My bank is steep and alder-filled or otherwise undesirable as a platform. Frequently, some sort of draping limbs obstruct a backcast. It's Michigan.

My Approach:

I'm cutting the distance. I advance a half-step at a time. Small steps mean less wake, and less toe-force in the forward movement should I inadvertently strike a submerged boulder. To the trout, kicking rocks in wading boots makes a sound remarkably like the drum line of the Phantom Regiment. Not helpful.

I approach based on water depth. At waist deep, I crowd 20'. Maybe a little closer if I can sneak up to the tail of the lateral timber. Shallower water knee to mid-thigh depths I stand back to 30'.  I sometimes kneel if I have a shallow tailing bar. I don't need the leverage for a long cast so I minimize my form anticipating something going wrong.

The Rig:

Surface/near-surface observed feeding means a long tippet. In early summer, I frequently use 3' to 4'  of 4x on the end of a leader then 3' of 5x or 6x.  Fly size and whim determines my terminal tippet. A size 11 jingler gets the more aggressive tippet. A size 17 partridge-and-orange gets the 6x. I should also say that I hand-tie my leaders to turn over duo rigs. My leaders are a little stiffer so tapering the tippet helps.

The Preparation:

I pick the most downstream fish. I watch. I'm looking for patterns. Do they stray towards the lateral timber indicating some sort of nervous pattern? Are they "hogging" in mid-stream slashing at anything alive? Can I pick out the rise timing of individual fish? Are there bubbles from open-mouth surface feeding or are they bulges of a porpoising feed subsurface? I observe.

I can always change my fly before the cast is made.

I look nearby. Several times I've found a larger fish subtly feeding nearby while the smaller fish make a commotion in mid-stream. My best was spotting a nice brown feeding just outside the overhanging grass of a cutbank while smaller fish fed as a pod pretty much where I've shown "the zone" in the illustration above.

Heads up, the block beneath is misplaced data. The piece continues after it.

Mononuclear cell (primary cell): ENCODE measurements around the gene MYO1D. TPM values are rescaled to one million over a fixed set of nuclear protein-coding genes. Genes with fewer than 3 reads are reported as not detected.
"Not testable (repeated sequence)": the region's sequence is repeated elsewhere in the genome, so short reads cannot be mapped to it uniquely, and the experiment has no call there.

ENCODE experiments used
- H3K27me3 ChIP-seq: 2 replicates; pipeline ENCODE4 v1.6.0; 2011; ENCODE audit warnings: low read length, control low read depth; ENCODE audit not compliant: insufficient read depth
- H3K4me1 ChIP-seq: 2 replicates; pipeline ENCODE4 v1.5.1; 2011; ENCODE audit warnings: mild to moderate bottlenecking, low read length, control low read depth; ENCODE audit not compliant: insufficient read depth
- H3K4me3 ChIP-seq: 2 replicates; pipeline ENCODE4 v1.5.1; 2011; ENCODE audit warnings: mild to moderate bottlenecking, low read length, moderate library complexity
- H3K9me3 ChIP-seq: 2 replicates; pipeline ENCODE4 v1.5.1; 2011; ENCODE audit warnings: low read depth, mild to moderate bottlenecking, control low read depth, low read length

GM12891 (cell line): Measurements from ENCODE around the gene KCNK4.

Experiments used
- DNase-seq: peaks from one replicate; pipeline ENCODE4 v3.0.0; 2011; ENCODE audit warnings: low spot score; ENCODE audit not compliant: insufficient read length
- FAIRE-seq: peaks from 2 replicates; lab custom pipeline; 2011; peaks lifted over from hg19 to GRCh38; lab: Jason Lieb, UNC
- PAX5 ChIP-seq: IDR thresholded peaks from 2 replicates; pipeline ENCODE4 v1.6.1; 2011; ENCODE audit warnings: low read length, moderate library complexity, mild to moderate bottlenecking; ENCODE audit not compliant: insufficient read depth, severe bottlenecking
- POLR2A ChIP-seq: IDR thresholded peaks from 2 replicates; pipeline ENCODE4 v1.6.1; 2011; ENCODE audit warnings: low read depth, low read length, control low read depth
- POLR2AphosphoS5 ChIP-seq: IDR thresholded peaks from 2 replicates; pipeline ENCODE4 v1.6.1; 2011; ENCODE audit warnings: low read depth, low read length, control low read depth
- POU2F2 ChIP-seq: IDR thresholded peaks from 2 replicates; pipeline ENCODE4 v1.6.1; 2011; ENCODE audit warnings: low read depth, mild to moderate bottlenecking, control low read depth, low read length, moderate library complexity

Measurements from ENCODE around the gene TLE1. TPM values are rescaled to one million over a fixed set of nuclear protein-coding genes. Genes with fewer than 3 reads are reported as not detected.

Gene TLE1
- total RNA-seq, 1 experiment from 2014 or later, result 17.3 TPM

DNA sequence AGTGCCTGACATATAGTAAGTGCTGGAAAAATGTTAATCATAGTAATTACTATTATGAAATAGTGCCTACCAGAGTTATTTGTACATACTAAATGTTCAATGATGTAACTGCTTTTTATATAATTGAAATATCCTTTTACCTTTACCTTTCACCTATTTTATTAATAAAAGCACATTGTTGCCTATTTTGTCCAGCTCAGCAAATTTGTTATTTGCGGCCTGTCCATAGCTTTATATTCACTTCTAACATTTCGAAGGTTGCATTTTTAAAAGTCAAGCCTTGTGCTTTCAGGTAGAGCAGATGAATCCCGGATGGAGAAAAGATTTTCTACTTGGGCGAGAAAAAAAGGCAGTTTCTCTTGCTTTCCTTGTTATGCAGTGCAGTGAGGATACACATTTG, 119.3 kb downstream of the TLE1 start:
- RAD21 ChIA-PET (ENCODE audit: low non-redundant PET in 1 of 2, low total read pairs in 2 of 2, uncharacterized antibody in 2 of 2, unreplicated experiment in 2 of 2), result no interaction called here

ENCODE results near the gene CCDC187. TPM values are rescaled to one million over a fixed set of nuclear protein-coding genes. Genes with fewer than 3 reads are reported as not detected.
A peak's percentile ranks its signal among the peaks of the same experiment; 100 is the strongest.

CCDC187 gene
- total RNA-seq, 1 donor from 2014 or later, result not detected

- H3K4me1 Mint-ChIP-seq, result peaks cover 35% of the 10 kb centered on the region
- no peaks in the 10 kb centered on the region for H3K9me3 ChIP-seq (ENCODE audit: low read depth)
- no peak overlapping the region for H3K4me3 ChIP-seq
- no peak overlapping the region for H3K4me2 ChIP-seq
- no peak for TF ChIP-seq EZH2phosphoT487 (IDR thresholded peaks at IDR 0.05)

It only takes a couple minutes to look carefully.

The Cast:

I'm targeting a midstream fish.

The curve cast [Pete Kutzer demonstrating here] -- a laterally overpowered cast which curves the end of the leader and fly one way or another -- is perfect here. I rarely use it. Fancy casts amid structures and obstructions tossed in with the pressure of a sighted fish often means bad things. Remember, I'm not a commercial fisherman (e.g. guide, fly shop owner, outdoor writer, factory rep, pro-staff member). I'm working on being the occasional angler. Simple. Reliable. Repeatable. This is the mantra of success.

Your golf pro would say "play within yourself."

I deposit the soft-hackle upstream and to one side of my sighted fish. I anticipate the current providing a little cross-current drift (3" - 4") based on strength of flow and I use this to move the fly into my quarry's feeding zone. So, I'm casting 9" - 16" to the left bank side of my sighted fish. I'm dropping-in something like 2' - 3' upstream of the fish. I've made a choice. I'm letting the fish hit the fly on the drift. I want him to see, target, and take. 

I'll use a side-arm cast place the fly over a clear area judging the distance. Then, with my estimation complete I make the terminal cast.

If I've no place to prep the terminal cast, I'll use a roll-cast with my attention to the travel of my rod-tip. I execute a perry-poke with a short pile of line in front of me, aggressively build a "D" loop,  and cast forward to a hard stop a little higher in the motion than I first think necessary. My rod tip has no arc. None. (ed. - dual fly rigs need a little arc to open the loop and avoid tangles. I get excited and  omit this arc in pressure situations and tangle on the cast. Don't be like me.).

Having the line, leader, and fly straighten in the air and fall 1'-2' to the water with a little rebound slack is better than rolling across the water over the fish driving the fly into the surface with a "plop." Always better to "alight" on the water than pound and splash under pressure.